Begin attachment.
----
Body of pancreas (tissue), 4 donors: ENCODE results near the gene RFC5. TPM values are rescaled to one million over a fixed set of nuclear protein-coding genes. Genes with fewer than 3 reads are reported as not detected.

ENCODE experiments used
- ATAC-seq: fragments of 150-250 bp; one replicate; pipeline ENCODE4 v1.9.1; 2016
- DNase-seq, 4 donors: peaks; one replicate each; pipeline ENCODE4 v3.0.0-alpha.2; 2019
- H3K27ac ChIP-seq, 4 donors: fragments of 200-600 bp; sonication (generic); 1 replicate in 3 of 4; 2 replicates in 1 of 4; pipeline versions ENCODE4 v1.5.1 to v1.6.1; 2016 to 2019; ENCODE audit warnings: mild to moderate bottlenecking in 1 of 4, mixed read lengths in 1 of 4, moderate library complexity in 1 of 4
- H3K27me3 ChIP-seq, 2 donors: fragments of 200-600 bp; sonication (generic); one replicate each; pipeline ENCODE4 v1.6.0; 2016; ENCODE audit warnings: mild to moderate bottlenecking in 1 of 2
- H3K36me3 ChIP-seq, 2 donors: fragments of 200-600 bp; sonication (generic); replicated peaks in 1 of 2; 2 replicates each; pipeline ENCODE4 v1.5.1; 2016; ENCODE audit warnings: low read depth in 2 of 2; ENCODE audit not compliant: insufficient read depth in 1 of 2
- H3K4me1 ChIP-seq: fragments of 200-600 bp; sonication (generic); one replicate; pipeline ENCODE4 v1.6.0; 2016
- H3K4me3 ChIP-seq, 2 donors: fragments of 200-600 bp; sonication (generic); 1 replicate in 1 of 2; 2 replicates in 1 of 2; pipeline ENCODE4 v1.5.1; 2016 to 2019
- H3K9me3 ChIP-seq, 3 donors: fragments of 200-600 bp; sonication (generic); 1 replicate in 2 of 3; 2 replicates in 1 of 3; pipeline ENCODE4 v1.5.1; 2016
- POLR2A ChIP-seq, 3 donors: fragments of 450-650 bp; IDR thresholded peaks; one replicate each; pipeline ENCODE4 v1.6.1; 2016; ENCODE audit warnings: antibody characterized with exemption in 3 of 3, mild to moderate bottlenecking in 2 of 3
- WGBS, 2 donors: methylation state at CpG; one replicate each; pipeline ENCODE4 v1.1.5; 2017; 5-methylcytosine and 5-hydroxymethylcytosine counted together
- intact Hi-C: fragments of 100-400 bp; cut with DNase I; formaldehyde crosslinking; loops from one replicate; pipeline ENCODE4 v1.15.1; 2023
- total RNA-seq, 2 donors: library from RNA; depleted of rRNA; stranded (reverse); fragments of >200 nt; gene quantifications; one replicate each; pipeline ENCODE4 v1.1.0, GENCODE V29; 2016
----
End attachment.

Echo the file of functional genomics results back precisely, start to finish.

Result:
Body of pancreas (tissue), 4 donors: ENCODE results near the gene RFC5. TPM values are rescaled to one million over a fixed set of nuclear protein-coding genes. Genes with fewer than 3 reads are reported as not detected.

ENCODE experiments used
- ATAC-seq: fragments of 150-250 bp; one replicate; pipeline ENCODE4 v1.9.1; 2016
- DNase-seq, 4 donors: peaks; one replicate each; pipeline ENCODE4 v3.0.0-alpha.2; 2019
- H3K27ac ChIP-seq, 4 donors: fragments of 200-600 bp; sonication (generic); 1 replicate in 3 of 4; 2 replicates in 1 of 4; pipeline versions ENCODE4 v1.5.1 to v1.6.1; 2016 to 2019; ENCODE audit warnings: mild to moderate bottlenecking in 1 of 4, mixed read lengths in 1 of 4, moderate library complexity in 1 of 4
- H3K27me3 ChIP-seq, 2 donors: fragments of 200-600 bp; sonication (generic); one replicate each; pipeline ENCODE4 v1.6.0; 2016; ENCODE audit warnings: mild to moderate bottlenecking in 1 of 2
- H3K36me3 ChIP-seq, 2 donors: fragments of 200-600 bp; sonication (generic); replicated peaks in 1 of 2; 2 replicates each; pipeline ENCODE4 v1.5.1; 2016; ENCODE audit warnings: low read depth in 2 of 2; ENCODE audit not compliant: insufficient read depth in 1 of 2
- H3K4me1 ChIP-seq: fragments of 200-600 bp; sonication (generic); one replicate; pipeline ENCODE4 v1.6.0; 2016
- H3K4me3 ChIP-seq, 2 donors: fragments of 200-600 bp; sonication (generic); 1 replicate in 1 of 2; 2 replicates in 1 of 2; pipeline ENCODE4 v1.5.1; 2016 to 2019
- H3K9me3 ChIP-seq, 3 donors: fragments of 200-600 bp; sonication (generic); 1 replicate in 2 of 3; 2 replicates in 1 of 3; pipeline ENCODE4 v1.5.1; 2016
- POLR2A ChIP-seq, 3 donors: fragments of 450-650 bp; IDR thresholded peaks; one replicate each; pipeline ENCODE4 v1.6.1; 2016; ENCODE audit warnings: antibody characterized with exemption in 3 of 3, mild to moderate bottlenecking in 2 of 3
- WGBS, 2 donors: methylation state at CpG; one replicate each; pipeline ENCODE4 v1.1.5; 2017; 5-methylcytosine and 5-hydroxymethylcytosine counted together
- intact Hi-C: fragments of 100-400 bp; cut with DNase I; formaldehyde crosslinking; loops from one replicate; pipeline ENCODE4 v1.15.1; 2023
- total RNA-seq, 2 donors: library from RNA; depleted of rRNA; stranded (reverse); fragments of >200 nt; gene quantifications; one replicate each; pipeline ENCODE4 v1.1.0, GENCODE V29; 2016